Thursday, May 24, 2012

The illusion of consciousness

The illusion of consciousness

We normally believe that we become conscious of events as they occur. And we believe that when we wish for something to happen we bring it into our conscious. So if I want a coffee, I might look at my watch, check my diary, decide I have the time to nip up the road and buy my coffee.

We know that the brain requires neuronal adequacy before it’s able to function, i.e. respond to a stimuli or a sensation that is being received. Neuronal adequacy is usually achieved over a brief period of time (estimated to be just over a quarter of a second) before dealing with the stimuli.

The interesting thing is though that if I were to touch my very hot cup of coffee, it wouldn’t take me nearly as long as a quarter of a second before I move my hand away. I would move my hand away almost instantly. So we have a situation that I do what I do (pull my hand away from the hot cup of coffee) before my brain even knows about it. That is I become aware but my brain isn’t aware. What’s causing me not to be aware or to be aware when I'm not aware?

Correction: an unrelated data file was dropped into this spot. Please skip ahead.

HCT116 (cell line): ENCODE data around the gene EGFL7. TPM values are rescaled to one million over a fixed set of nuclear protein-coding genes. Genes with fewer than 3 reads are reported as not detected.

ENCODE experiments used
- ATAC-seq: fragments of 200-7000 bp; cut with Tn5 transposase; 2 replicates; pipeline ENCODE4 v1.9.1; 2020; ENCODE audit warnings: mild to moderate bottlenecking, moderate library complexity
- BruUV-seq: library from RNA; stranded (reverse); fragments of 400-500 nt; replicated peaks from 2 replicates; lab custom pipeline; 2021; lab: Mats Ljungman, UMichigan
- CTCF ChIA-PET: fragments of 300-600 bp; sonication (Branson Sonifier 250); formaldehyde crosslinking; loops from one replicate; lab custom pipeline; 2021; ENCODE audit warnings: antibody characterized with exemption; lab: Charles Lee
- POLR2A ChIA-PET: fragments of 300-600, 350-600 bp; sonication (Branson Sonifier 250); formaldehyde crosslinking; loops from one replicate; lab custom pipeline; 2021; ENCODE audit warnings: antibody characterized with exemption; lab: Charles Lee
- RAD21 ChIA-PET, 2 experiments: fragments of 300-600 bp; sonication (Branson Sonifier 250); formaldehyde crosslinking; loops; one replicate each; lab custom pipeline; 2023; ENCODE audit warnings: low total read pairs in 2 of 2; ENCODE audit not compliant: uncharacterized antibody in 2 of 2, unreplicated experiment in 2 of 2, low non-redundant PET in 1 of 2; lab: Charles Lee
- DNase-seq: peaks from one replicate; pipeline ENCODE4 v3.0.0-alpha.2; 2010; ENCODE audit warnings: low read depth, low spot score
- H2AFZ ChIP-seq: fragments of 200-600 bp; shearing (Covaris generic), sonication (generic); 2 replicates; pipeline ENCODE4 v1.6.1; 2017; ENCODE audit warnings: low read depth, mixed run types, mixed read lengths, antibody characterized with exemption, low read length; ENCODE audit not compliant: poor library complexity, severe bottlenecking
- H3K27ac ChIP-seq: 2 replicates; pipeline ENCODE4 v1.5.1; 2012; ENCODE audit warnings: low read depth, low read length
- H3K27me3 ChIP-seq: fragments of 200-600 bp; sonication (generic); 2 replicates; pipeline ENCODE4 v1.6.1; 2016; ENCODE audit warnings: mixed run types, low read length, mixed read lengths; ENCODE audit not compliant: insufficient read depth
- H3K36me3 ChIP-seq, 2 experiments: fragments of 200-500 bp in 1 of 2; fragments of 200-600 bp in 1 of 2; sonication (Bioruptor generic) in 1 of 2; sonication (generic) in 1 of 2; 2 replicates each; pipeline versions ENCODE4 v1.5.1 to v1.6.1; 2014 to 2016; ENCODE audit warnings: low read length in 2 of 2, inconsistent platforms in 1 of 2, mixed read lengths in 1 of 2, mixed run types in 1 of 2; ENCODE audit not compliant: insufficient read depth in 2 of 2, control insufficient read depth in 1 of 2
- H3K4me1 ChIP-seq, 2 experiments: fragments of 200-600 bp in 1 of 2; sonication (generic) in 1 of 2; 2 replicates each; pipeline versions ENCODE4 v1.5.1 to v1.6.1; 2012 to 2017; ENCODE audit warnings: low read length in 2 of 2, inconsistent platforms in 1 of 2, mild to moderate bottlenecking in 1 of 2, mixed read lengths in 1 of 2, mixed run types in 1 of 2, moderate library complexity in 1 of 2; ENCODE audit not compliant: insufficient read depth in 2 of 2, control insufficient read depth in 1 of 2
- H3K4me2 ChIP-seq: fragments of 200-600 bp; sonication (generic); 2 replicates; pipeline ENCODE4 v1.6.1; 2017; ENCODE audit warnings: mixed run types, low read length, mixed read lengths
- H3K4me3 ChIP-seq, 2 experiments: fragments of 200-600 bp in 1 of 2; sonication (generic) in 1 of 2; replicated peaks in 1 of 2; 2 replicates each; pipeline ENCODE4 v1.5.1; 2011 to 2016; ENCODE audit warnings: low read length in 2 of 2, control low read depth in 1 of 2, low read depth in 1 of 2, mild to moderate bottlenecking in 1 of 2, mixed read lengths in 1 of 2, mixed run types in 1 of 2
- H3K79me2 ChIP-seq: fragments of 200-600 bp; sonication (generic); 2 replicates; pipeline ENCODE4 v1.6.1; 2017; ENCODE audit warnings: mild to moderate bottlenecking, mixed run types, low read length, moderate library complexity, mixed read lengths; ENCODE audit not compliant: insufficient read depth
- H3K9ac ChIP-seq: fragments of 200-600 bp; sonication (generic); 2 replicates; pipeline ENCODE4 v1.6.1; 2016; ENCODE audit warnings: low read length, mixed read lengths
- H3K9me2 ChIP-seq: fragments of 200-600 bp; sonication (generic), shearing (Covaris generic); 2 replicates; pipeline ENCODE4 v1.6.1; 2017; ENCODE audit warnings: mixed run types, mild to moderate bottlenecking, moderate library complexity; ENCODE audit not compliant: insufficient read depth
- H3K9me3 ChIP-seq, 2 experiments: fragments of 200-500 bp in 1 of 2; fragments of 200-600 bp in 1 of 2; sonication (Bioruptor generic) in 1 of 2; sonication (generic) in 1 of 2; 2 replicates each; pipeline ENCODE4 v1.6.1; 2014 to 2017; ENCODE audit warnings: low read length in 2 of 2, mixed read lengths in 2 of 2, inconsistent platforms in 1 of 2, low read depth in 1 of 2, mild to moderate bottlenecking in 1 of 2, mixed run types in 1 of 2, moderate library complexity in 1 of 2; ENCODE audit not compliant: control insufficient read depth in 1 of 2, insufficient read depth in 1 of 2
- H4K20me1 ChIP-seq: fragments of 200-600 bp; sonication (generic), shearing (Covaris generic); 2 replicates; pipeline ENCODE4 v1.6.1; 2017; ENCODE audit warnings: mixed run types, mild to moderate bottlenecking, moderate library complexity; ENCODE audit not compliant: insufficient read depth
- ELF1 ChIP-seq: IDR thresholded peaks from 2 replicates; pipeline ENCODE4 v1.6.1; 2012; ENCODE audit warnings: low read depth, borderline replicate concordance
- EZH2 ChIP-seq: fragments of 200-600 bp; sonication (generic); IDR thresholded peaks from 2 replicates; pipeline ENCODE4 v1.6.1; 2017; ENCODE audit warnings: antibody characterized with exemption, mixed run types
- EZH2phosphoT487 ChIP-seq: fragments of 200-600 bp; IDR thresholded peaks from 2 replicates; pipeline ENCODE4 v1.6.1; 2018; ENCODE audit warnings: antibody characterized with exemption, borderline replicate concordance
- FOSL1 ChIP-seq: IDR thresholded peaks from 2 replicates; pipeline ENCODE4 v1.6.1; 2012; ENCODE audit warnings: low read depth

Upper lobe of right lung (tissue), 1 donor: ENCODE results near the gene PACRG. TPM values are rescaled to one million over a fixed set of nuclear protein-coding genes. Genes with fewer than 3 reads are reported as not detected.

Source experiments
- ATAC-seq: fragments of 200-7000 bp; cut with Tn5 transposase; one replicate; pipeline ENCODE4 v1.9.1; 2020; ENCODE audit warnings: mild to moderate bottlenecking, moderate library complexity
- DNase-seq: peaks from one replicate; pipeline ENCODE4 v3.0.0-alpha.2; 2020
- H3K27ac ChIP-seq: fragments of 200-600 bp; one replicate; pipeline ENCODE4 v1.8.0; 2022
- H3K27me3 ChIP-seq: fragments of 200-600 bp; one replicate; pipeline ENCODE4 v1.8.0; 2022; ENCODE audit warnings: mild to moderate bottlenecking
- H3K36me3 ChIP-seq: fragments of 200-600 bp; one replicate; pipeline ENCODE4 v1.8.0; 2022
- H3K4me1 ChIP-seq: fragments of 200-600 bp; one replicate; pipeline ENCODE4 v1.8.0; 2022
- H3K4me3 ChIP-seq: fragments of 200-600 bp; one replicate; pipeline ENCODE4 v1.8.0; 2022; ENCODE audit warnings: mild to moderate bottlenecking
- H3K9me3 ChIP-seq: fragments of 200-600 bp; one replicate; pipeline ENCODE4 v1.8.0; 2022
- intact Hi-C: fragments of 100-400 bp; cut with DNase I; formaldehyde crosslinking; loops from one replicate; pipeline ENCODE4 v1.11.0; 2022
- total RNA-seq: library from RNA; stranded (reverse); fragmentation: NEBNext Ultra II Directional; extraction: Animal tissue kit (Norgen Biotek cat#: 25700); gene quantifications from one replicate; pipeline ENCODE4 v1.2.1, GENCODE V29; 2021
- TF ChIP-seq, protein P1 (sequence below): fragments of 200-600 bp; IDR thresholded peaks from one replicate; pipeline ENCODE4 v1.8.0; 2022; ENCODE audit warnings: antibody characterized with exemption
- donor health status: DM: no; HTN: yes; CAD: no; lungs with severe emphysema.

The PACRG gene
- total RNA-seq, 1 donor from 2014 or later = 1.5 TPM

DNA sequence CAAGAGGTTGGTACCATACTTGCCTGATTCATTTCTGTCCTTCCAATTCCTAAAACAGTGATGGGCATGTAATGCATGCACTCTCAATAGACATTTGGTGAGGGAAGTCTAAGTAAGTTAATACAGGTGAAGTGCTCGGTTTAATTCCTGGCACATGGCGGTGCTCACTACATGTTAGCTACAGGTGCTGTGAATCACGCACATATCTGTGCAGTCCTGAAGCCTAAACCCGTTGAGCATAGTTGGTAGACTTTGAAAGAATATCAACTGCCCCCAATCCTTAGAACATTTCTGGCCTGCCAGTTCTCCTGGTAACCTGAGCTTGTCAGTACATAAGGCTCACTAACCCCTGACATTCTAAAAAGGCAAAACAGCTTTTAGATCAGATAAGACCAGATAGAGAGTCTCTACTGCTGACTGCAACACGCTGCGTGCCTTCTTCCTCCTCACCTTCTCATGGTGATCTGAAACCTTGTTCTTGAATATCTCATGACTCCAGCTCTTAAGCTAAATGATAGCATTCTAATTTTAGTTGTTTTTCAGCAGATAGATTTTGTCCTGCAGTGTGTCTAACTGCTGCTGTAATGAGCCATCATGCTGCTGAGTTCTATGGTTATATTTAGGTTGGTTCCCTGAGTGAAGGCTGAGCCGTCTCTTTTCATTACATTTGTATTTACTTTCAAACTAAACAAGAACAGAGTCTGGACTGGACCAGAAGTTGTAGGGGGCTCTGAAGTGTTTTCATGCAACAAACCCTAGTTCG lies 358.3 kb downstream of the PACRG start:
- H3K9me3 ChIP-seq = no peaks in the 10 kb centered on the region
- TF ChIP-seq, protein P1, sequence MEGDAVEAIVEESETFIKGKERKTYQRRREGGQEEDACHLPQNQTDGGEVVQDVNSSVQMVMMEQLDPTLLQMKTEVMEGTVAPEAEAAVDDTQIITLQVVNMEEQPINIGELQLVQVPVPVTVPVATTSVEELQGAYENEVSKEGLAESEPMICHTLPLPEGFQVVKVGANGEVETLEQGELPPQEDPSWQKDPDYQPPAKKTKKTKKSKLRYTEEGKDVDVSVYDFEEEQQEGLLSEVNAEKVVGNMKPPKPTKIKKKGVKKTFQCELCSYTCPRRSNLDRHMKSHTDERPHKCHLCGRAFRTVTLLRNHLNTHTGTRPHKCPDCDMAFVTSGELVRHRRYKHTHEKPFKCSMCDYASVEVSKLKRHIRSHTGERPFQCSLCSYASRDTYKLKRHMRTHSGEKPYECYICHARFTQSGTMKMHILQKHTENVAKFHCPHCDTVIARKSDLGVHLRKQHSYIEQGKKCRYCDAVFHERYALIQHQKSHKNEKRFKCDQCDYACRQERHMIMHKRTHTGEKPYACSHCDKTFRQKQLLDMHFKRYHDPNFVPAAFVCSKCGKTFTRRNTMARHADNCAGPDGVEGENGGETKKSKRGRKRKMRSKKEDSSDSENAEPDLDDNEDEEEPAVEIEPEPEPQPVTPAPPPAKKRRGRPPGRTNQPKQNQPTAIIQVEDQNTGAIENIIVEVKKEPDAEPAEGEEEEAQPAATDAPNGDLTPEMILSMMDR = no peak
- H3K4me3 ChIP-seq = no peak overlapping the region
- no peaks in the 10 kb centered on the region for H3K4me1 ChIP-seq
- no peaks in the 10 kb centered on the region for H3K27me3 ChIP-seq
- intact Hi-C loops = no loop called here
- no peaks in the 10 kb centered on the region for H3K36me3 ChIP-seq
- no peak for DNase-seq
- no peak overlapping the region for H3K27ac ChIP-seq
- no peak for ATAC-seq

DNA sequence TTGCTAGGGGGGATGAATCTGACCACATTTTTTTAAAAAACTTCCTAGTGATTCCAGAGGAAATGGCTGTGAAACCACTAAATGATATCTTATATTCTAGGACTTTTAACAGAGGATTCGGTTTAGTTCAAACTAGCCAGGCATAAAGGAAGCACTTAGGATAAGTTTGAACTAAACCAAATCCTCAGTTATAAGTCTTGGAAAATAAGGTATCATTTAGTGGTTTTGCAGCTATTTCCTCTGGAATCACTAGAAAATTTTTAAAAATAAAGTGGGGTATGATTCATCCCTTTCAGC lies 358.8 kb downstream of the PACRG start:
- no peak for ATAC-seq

Consider this. Let’s say we anesthetize the relevant part of my brain dealing with this response so that I don’t even know I've touched the hot cup of coffee. So we have a condition where I can respond to the hot cup of coffee before my brain has had the required time to integrate all the information (interestingly) and I can not respond if later after my brain has been anesthetized in some way so that I don’t respond.

The seemingly paradoxical situation arises where my brain responds instantly and then a quarter of a second later something happens to my brain so I don’t respond instantly a quarter of a second earlier. So in a way, how my brain responds depends on what is happening in the future.

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